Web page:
It can often seem like tribalism and cruelty have our modern world in a vice-grip. But The War for Kindness (2019) shows us that not all hope is lost: together, we can fight the trend toward isolation and hatred through the incredible power of empathy.
Who is it for?
- Psychology buffs who want to delve deeper into the science of empathy
- Caregivers dealing with burnout
- Anyone having trouble empathizing with those who have opposing views
Foster empathy and create a kinder world.
Imagine being faced with a choice between eating a juicy cheeseburger or a no-frills kale salad. Despite the fact that the salad is obviously much healthier, most of us will opt for the tantalizing burger.
Something similar happens when it comes time to make a choice between empathy and apathy. It’s often tempting to look away from another person’s pain rather than make the effort to help. Let’s face it – being kind is hard.
So, then, why should you choose empathy? Well, on a basic level, it just feels good – empathy allows us to tap into the positive energy around us and helps us connect with others. And perhaps more significantly, empathy inspires us to help people who seem different from us on the outside. On the other hand, less empathetic people have a harder time making friends and experience greater depression and loneliness.
Whether you’re suffering from a lack of empathy or you’re getting crushed under the weight of too much empathy, these summaries have something for you.
In these summaries, you’ll learn
- how empathy can counter white supremacy;
- that certain kinds of empathy are better than others; and
- how Hemingway can change an ex-convict’s life.
It’s possible to become more empathetic just by believing that you can.
I feel your pain. For many people, this sentence embodies empathy. But of course, empathy is much more complicated. When we empathize with another person, we might respond to them in a number of different ways. This could mean identifying their feelings, sharing their emotions, or wishing to improve their condition. So are you born empathetic, or is empathy something you can cultivate?
The key message here is: It’s possible to become more empathetic just by believing that you can.
Have you ever heard someone say something like “once a cheater, always a cheater”? Statements like this are indicative of a belief in psychological fixism, the argument that a person’s character is unchanging.
There’s just one problem with psychological fixism – it’s not backed up by science.
Despite what the platitudes suggest, the brain is always changing. Learning to play an instrument, for example, causes parts of your brain to grow. Meanwhile, other parts of your brain can shrink as a result of depression or chronic stress.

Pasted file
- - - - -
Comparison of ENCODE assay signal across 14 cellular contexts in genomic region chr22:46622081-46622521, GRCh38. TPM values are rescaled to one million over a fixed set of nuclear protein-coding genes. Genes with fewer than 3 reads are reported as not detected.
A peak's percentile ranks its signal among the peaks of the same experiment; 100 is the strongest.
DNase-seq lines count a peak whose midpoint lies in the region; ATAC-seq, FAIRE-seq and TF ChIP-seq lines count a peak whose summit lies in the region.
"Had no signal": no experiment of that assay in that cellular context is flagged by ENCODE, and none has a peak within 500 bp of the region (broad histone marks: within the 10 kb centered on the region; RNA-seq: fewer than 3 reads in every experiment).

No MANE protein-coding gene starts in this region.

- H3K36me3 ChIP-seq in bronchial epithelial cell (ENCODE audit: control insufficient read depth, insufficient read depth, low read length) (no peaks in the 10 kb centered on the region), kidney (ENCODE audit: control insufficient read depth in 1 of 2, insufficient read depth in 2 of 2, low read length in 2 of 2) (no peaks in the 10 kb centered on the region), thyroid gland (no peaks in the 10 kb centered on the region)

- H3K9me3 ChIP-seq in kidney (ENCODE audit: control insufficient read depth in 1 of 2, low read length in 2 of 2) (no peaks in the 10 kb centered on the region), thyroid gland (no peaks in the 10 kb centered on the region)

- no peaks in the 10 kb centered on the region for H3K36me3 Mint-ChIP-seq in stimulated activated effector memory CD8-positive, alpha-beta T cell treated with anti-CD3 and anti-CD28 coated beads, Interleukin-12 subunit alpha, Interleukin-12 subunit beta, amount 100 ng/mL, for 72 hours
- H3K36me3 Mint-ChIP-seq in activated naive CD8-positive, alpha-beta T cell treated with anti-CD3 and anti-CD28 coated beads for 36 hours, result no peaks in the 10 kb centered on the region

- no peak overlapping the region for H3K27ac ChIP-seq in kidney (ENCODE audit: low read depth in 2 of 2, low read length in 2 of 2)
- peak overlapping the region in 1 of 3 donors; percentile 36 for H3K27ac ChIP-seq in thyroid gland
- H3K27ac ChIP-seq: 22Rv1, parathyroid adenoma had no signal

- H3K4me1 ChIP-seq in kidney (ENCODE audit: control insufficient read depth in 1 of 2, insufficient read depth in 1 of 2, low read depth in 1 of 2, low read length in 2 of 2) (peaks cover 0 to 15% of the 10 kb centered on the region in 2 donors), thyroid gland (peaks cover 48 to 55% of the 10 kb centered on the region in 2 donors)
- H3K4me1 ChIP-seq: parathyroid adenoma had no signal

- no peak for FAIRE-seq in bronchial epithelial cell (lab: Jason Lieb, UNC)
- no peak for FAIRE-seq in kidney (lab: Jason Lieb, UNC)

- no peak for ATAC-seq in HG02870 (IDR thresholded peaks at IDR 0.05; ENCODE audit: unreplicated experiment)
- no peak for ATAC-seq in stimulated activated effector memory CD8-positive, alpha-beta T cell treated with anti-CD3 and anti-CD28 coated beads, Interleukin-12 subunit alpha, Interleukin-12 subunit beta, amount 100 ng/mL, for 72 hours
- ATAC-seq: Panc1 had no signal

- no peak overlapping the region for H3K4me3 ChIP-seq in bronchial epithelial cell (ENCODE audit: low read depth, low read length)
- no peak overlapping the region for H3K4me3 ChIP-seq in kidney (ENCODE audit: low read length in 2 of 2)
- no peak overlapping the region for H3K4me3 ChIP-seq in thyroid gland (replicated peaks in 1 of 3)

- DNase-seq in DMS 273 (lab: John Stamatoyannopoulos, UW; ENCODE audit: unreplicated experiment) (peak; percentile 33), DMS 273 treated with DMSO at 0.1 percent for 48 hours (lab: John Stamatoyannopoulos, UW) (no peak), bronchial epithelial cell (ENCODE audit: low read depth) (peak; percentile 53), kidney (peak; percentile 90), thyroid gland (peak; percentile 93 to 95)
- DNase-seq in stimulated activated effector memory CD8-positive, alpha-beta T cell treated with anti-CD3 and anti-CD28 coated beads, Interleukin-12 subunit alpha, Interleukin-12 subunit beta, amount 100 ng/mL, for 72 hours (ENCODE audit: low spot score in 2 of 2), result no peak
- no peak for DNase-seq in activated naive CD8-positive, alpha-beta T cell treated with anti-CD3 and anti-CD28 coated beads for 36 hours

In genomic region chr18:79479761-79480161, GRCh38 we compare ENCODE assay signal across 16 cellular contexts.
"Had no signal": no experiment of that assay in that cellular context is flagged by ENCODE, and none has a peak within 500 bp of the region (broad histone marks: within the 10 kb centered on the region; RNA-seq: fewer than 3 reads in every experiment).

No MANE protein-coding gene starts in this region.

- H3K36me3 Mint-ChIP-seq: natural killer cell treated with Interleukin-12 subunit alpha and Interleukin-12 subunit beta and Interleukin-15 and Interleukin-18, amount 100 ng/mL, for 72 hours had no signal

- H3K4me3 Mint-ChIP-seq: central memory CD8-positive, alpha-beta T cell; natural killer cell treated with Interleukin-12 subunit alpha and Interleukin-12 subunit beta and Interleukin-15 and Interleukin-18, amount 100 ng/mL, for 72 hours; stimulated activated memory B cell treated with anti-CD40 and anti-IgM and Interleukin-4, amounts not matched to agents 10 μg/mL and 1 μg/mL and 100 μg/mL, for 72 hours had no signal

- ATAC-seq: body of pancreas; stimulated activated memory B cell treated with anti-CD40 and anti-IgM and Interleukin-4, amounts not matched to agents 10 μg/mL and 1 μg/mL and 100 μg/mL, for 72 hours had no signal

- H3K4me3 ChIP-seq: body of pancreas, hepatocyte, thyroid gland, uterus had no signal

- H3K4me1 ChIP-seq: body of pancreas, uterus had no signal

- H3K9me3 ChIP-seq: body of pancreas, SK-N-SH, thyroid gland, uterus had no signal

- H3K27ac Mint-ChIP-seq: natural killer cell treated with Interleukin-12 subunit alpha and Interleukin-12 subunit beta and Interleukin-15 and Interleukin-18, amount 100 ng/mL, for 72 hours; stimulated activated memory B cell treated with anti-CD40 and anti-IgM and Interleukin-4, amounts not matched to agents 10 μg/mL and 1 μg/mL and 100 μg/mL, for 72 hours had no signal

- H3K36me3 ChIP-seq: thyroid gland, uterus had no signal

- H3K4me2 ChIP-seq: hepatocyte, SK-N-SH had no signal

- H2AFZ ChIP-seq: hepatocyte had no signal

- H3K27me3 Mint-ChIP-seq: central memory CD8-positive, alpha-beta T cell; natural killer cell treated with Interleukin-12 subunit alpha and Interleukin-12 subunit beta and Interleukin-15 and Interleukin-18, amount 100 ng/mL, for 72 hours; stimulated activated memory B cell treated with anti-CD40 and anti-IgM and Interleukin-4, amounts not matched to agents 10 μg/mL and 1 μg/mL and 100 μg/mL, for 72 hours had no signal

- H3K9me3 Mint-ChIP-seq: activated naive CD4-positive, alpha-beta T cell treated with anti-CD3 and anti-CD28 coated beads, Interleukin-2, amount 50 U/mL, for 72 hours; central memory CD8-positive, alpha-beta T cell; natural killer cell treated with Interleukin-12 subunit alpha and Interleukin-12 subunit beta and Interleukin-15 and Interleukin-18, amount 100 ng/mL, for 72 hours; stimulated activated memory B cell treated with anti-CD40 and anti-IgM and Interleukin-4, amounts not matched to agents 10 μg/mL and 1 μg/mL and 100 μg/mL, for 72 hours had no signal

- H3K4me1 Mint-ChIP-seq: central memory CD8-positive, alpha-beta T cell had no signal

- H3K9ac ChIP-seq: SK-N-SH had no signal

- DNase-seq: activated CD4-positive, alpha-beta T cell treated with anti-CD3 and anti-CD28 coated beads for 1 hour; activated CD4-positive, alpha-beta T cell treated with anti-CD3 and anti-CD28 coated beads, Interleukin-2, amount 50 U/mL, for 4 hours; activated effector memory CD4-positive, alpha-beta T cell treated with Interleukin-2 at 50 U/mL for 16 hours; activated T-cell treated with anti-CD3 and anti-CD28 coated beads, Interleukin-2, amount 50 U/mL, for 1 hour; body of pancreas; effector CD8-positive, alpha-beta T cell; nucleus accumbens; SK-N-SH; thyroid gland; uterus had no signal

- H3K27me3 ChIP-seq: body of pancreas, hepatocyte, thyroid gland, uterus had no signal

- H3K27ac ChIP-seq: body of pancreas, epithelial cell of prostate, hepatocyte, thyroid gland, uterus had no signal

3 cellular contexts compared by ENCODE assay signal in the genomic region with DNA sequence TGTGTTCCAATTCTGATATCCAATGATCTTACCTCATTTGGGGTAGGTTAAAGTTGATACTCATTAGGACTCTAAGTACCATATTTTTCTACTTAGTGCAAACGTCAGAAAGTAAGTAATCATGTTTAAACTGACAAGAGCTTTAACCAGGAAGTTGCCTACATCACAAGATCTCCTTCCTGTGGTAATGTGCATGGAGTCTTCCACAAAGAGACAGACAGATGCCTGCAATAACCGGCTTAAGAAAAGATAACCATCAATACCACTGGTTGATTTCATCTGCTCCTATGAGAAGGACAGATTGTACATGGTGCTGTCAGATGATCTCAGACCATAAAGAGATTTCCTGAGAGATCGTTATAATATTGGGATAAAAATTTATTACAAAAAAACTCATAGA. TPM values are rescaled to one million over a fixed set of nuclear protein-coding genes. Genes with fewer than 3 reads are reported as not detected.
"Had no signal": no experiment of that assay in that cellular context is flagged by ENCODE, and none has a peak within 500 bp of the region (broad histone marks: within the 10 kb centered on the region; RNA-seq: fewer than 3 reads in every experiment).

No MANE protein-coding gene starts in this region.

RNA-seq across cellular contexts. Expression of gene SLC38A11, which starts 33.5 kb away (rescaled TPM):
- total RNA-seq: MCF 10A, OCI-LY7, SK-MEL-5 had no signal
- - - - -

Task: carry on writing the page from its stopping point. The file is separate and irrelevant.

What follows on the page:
So what’s the alternative to fixism? That would be psychological mobilism. This theory acknowledges that genetics do play a role in defining some of our characteristics. However, we don’t just have a set point in traits like intelligence or empathy. Instead, each of us has a range we can achieve within each trait.
Throughout our lives, we move to the higher or lower end of our empathetic range, starting in childhood. Children of empathetic parents show greater generosity, concern for strangers, and heightened ability to understand other people’s emotions. And sadly, children who experience severe lack of kindness show empathetic deficits similar to those found in psychopaths.
Not only does the research support mobilism, but there’s another huge upside. Mobilists are statistically more empathetic than fixists, and simply converting to mobilism can immediately boost your level of empathy.
In one study, the author and two colleagues presented a group of participants with two magazine articles on empathy. One article was written from a fixist perspective, and the other from a mobilist. No matter which article they read, participants were convinced it was factual. Everyone had successfully been converted to either a “new fixist” or a “new mobilist.”
What were the consequences when it came to empathy? New fixists didn’t empathize with outsiders – only with people who looked like them. New mobilists, though, empathized with everyone.
You know what that means? If this chapter has turned you into a mobilist, you might already be more empathetic!
You can develop a stronger sense of empathy through slight shifts in perspective.
How much control do you think you have over your emotions? When you see a photograph or watch a film, for instance, can you choose to be overjoyed or moved to tears, or is your reaction automatic?
It might seem crazy to argue that we can control our emotional states through rational thought. But think about it. What do you do right before a sports match or a difficult set at the gym? You turn up your angriest, most fast-paced music to psych yourself up.
The key message here is: You can develop a stronger sense of empathy through slight shifts in perspective.
In a way, we’re constantly choosing how to feel to best fit a particular situation. So how can we proactively choose empathy? One powerful way is through nudges, or small changes in behavior that can lead to bigger ones down the road.